Who would have expected a Republican president in the US – Donald Trump, no less – to endorse the idea of sending $1,000 cheques directly to Americans? That the most hawkish of European players would endorse economic programmes that will see deficits balloon? That policymakers everywhere are beginning to rethink the fundamentals of globalisation?
“Globalisation calls for an ever-increasing specialisation of labor across countries, a model that creates extraordinary efficiencies but also extraordinary vulnerabilities,” write Henry Farell and Abraham Newman. “Shocks such as the COVID-19 pandemic reveal these vulnerabilities... The result may be a shift in global politics.”
An associated outcome of a world is the willingness to accept more surveillance.
Lichfield imagines a world where,
“There would be temperature scanners everywhere, and your workplace might demand you wear a monitor that tracks your temperature or other vital signs. Where nightclubs ask for proof of age, in future they might ask for proof of immunity – an identity card or some kind of digital verification via your phone, showing you’ve already recovered from or been vaccinated against the latest virus strains... We’ll adapt to and accept such measures, much as we’ve adapted to increasingly stringent airport security screenings in the wake of terrorist attacks.”
We are yet to come close to this level of concern in India. Confirmed case numbers remain relatively low in the country, though many argue that this is because India is simply not testing enough. Some areas within the country have imposed social distancing rules, although the capacity of the state to enforce these is limited.
The government has sought to aggressively carry out contact tracing to establish who those with infections could have passed it on to, though the density of population and India’s woeful healthcare system mean the country will remain extremely vulnerable until a vaccine has been developed and is freely available.
Even if India manages to avoid the worst and keep the number of infections and deaths low, it will not be able to avoid the economic headwinds generated by the coronavirus. The government is currently touting a potential “positive shock” in the form of extremely low global oil prices.
But, saying we should all “prepare for mammoth coronavirus-induced recession”, SA Aiyar writes, “do not celebrate the crash in oil prices. It is a consequence of the growing coronavirus disaster that threatens a deep global recession.”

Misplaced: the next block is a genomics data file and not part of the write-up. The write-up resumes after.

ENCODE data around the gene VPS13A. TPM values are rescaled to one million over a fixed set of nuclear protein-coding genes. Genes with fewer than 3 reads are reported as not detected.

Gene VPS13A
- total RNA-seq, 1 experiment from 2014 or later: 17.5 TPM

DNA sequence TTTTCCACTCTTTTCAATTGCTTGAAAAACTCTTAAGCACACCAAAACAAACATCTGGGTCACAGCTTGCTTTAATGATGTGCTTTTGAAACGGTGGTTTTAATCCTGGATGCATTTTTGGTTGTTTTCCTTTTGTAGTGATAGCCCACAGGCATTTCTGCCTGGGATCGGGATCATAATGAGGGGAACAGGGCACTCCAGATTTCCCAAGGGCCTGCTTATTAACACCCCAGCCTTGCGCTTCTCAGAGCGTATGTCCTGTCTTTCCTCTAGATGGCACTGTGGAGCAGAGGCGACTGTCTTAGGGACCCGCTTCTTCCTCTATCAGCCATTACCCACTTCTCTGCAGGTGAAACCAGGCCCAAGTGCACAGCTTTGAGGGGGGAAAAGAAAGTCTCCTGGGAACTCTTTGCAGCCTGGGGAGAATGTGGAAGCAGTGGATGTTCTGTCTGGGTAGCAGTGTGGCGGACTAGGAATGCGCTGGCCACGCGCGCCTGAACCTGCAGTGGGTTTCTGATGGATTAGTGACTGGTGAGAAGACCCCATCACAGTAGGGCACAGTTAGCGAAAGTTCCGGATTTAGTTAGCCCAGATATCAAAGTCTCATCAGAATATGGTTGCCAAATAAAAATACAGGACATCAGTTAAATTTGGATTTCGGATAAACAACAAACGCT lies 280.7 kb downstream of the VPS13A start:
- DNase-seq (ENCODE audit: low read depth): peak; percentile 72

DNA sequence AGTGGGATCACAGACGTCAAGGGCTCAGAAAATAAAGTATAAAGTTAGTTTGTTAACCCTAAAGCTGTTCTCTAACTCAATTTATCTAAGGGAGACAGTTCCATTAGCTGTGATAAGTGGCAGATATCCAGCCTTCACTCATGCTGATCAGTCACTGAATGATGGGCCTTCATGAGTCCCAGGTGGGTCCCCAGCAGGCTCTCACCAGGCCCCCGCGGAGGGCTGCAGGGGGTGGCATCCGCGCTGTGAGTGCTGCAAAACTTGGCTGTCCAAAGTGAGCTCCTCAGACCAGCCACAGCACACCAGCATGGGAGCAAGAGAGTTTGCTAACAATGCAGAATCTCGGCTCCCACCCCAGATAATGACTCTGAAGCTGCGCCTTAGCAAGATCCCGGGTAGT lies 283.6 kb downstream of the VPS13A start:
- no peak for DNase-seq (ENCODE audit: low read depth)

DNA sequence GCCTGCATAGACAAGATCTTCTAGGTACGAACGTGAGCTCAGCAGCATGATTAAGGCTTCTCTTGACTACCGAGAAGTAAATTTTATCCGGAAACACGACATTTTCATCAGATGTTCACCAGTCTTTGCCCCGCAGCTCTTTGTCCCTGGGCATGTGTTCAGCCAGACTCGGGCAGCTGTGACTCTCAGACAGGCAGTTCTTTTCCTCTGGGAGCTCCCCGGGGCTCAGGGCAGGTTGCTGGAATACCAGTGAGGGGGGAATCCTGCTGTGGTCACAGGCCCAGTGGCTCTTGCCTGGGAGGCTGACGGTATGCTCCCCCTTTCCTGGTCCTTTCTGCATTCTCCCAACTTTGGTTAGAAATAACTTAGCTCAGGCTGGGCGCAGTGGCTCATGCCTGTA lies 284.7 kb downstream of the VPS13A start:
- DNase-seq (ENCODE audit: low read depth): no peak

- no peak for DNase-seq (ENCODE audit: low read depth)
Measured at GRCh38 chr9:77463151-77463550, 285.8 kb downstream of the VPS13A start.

Aiyar writes that the oil price bonus will be offset by lower tax collections, disinvestment amounts and a general revenue drought that will cause India’s fiscal deficit to grow.
“The sale of Air India looks impossible. Auctions of toll roads, coal mines or railway routes will attract much lower bids. The revenue drought will mean less money for government investment at a time when private investment has frozen... GDP growth could plunge below 4%.”
For a country already struggling to tackle the Great Indian Slowdown, with no semblance of deft economic policymaking at the helm, such an outcome is ominous. But the pain will be deep, widespread and not limited to India.
Taking a cue from Prime Minister Narendra Modi’s decision to revive the South Asian Association for Regional Cooperation in this time of crisis, C Raja Mohan writes, “Unlike many natural disasters, which are mostly one-shot events, the coronavirus crisis could have deep and lasting impact on the global political economy and inevitably trigger new equations among nations. Is India ready to seize the new possibilities for reconstituting the South Asian region?”
Economy, health care, politics, foreign policy and even the fundamentals of globalisation and the global order: the overall impact of coronavirus will significantly alter how we lead our lives. And, with the crisis still growing, we are only starting to see what shape the future will take.